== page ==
LYNWOOD — It is the new season at Lynwood High School, which means it is time to win again, time to emerge from a cramped locker room into a sunny September, cross the dingy asphalt and enter the little purple and gold stadium where the grass is as thick as the tradition and where young men, barely able to contain their happiness at being Lynwood football players, sing the old Temptations hit "My Girl" and wait for their coach.
The coach is a short man named Larry Anderson dressed in the school colors with "The Wood" sewn on his cap. He is happy, too. In three years as head coach, his record is 30-4-1, and now, as always, he is surrounded by talent. It just keeps coming year after year.
And nobody in the San Gabriel Valley League can cope with it. The Knights have won 24 straight league games since 1981. The only tarnish on Anderson's record is three straight defeats in the playoffs.
"What I enjoy most here is the opportunity to coach some of the finest athletes in Southern California, and the rapport we've built with the kids," Anderson said before practice Monday.
"A lot of schools have good athletes, but here we have a consistency in coaching. I'm not saying we're super coaches, we just teach the same things every season and (as a result) we have the same type of team we had in the early '70s."
Before becoming the head coach, Anderson was a Lynwood assistant for 10 years.
The Lynwood philosophy is basic in its roots.
"We firmly believe in teaching fundamentals and techniques," Anderson said. "We figure we already have the good athletes, so all we have to do is teach them how to play."
When most of his players leave Lynwood, they are equipped to play anywhere, Anderson believes. Many of them play at major colleges.
Talent and teaching spawn confidence and victories, and football seasons at Lynwood become slices of glory from a seemingly never-ending loaf.
"Kids get so used to winning that they expect to win, no doubt about it," Anderson says. "You get that kind of thinking and it makes things a lot easier."
What really makes life easy for Anderson is Anthony Burnett. He is on the field practicing punting, exploding his right leg with its long, stringy muscles into the ball, sending it high and 50 yards down the field. Punting is something that Burnett just recently volunteered to do. It is the very least of what he does.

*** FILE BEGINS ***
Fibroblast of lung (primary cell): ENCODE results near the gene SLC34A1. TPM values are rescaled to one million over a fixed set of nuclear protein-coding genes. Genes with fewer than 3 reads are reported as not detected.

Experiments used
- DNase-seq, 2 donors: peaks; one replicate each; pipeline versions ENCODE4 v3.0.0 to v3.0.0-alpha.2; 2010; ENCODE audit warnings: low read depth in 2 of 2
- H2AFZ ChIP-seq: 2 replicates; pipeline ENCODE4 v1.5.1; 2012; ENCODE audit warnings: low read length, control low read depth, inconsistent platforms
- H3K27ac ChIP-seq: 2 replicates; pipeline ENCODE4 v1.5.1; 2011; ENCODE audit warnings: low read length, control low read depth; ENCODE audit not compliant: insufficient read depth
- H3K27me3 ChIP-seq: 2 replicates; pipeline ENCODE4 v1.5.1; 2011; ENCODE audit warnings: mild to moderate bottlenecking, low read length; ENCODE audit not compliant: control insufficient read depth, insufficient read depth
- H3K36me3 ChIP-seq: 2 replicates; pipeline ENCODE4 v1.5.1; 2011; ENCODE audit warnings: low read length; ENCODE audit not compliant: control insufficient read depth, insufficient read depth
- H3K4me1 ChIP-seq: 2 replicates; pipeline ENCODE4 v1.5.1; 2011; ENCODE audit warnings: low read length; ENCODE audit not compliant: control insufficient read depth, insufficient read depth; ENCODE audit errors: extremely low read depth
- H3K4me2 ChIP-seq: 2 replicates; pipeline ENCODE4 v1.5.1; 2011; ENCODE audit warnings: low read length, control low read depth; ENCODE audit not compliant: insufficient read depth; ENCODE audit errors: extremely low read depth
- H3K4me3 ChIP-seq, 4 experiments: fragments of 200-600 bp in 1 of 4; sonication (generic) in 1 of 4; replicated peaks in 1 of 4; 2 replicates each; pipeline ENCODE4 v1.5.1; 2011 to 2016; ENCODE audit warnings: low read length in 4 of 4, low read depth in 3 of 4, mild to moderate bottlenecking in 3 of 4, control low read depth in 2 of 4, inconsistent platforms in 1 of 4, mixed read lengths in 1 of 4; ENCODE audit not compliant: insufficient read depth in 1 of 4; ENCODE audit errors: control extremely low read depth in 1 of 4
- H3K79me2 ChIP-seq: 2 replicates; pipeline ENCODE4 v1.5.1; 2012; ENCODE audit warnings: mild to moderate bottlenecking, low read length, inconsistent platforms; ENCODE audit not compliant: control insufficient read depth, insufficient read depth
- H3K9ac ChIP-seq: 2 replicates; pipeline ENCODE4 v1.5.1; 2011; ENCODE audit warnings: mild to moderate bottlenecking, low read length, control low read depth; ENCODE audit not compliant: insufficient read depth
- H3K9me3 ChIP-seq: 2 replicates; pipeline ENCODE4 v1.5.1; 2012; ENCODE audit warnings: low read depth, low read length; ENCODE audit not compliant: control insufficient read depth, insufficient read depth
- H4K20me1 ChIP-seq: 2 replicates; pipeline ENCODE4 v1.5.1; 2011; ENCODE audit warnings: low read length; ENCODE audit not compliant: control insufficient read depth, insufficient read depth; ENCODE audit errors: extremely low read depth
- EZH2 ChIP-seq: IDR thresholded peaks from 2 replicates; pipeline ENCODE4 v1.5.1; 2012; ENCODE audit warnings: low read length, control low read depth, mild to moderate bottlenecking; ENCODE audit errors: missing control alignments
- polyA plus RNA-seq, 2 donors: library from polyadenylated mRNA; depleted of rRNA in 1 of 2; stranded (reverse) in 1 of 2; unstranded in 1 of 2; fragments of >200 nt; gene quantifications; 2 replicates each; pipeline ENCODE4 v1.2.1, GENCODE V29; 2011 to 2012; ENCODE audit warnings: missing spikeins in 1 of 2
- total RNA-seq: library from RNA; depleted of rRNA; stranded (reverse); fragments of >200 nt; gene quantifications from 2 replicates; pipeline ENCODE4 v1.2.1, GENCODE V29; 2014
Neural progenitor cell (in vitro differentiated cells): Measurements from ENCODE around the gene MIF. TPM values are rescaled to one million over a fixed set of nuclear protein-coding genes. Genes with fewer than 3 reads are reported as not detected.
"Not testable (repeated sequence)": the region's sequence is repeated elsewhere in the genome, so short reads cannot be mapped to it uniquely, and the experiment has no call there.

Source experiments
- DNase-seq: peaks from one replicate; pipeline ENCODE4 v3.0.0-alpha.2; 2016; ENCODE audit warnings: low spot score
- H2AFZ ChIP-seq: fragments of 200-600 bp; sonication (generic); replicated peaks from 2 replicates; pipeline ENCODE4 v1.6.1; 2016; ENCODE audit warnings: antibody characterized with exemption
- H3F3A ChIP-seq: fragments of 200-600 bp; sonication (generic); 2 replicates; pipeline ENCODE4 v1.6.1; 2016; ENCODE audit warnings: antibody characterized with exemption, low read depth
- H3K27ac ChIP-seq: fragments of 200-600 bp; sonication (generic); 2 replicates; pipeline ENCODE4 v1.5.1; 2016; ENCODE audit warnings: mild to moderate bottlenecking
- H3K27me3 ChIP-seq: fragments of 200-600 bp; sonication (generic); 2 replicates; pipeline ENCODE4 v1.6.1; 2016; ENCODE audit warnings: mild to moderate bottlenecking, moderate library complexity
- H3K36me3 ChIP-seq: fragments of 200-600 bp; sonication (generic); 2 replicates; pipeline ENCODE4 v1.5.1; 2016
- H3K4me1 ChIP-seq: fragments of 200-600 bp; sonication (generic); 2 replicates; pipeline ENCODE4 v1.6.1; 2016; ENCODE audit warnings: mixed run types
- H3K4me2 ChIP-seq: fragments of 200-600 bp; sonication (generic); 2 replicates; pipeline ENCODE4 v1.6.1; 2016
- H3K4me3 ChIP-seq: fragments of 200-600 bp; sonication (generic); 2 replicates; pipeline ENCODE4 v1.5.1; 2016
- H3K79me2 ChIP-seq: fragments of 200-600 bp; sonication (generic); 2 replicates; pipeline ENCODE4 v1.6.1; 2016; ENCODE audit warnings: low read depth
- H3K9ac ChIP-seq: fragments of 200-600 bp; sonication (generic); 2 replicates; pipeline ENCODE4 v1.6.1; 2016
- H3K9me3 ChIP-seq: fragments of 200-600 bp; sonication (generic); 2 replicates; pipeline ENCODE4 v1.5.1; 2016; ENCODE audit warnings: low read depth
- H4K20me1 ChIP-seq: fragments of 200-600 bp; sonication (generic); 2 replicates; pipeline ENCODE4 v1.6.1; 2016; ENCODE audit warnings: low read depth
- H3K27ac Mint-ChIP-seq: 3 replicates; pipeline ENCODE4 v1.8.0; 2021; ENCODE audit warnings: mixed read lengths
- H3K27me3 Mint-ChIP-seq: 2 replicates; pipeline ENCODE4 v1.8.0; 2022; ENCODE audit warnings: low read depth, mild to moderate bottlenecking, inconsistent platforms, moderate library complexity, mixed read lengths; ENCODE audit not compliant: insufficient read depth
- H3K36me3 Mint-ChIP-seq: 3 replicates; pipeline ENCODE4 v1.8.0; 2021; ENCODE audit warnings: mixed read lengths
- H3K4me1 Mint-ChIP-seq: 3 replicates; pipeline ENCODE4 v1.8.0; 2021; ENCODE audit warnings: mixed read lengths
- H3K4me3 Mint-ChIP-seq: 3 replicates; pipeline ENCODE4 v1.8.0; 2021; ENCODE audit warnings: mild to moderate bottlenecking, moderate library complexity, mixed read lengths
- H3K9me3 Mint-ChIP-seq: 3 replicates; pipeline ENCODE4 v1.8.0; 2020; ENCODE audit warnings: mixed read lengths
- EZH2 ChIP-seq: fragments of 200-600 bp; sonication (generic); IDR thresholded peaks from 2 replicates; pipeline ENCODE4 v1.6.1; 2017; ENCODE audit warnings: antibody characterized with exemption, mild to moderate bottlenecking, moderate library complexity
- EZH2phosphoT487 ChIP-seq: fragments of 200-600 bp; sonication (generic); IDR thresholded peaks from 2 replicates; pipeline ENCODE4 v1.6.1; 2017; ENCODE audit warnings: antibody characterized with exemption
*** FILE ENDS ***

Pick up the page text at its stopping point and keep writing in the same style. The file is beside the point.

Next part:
He is a marvelous free safety, a fierce tackler. On offense, Anderson says he'd make a great wide receiver but he can't play there because he's been designated the quarterback to succeed Darren Hughes, who was all-league in 1984. Burnett has never really played quarterback. "I feel a lot of pressure," he says. "Darren was great."
Anderson doesn't seem too worried, believing that Burnett's athletic ability--he can high-jump 6 feet, 8 inches and run the 40-yard dash in 4.5 seconds--will carry him through, along with his leadership. "He's mature enough to take a coach's role on the field," Anderson said.
Burnett is not the only reason that Lynwood is favored to extend its league streak. Other players likely to be recruited heavily, according to Anderson, include Chico Akaveka (6-2, 210), a linebacker-offensive guard; running backs Keith Sparks and Reggie Pitchford; defensive end Ronald Murphy, who had 14 quarterback sacks last season, tight end-defensive end Marc Birch and linebacker Reggie Gentry.
Burnett says, "A lot of people think the teams in our league are kind of weak, but when they play Lynwood they get hyped up and play at double their capabilities." A look at the rest of the San Gabriel Valley League:
2. Paramount--It amuses Coach Ken Sutch that some of the other league coaches, especially Lynwood's Anderson, think the Pirates are in Lynwood's class. "We better get a lot better," Sutch said last week. "We just scrimmaged each other and nobody won." But Sutch has 16 starters back from a 5-3 team, including senior tailback Michael Wooten, who averaged seven yards a carry in '84. Senior fullback Rudy Sauceda and junior quarterback Kojuan Williams, who passed for 950 yards as a sophomore, also return. Jessie Jamison, a junior, has impressed as a backup tailback and fullback. Sutch is worried about his offensive line where he has to replace star tackles Stewart Ibrahim and Wayne Manu.
3. Gahr--The Gladiators have a premier runner in Travonn Johnson, a 5-11, 180-pound senior who runs the 40-yard dash in 4.5 seconds and is being recruited by Pac-10 schools. He gained 1,100 yards last year, but Gahr won only three of 10 games. However, almost everyone is back, which makes Coach Darrell Walsh optimistic. The quarterbacks will be seniors Keith Harrison, a runner, and senior Chris Borza, a passer. Other top offensive players are running back Eric Walters and center Scott Shimel. The defense is led by Maurice Miller, a quick senior tackle who shaped up by dropping from 240 pounds to 225.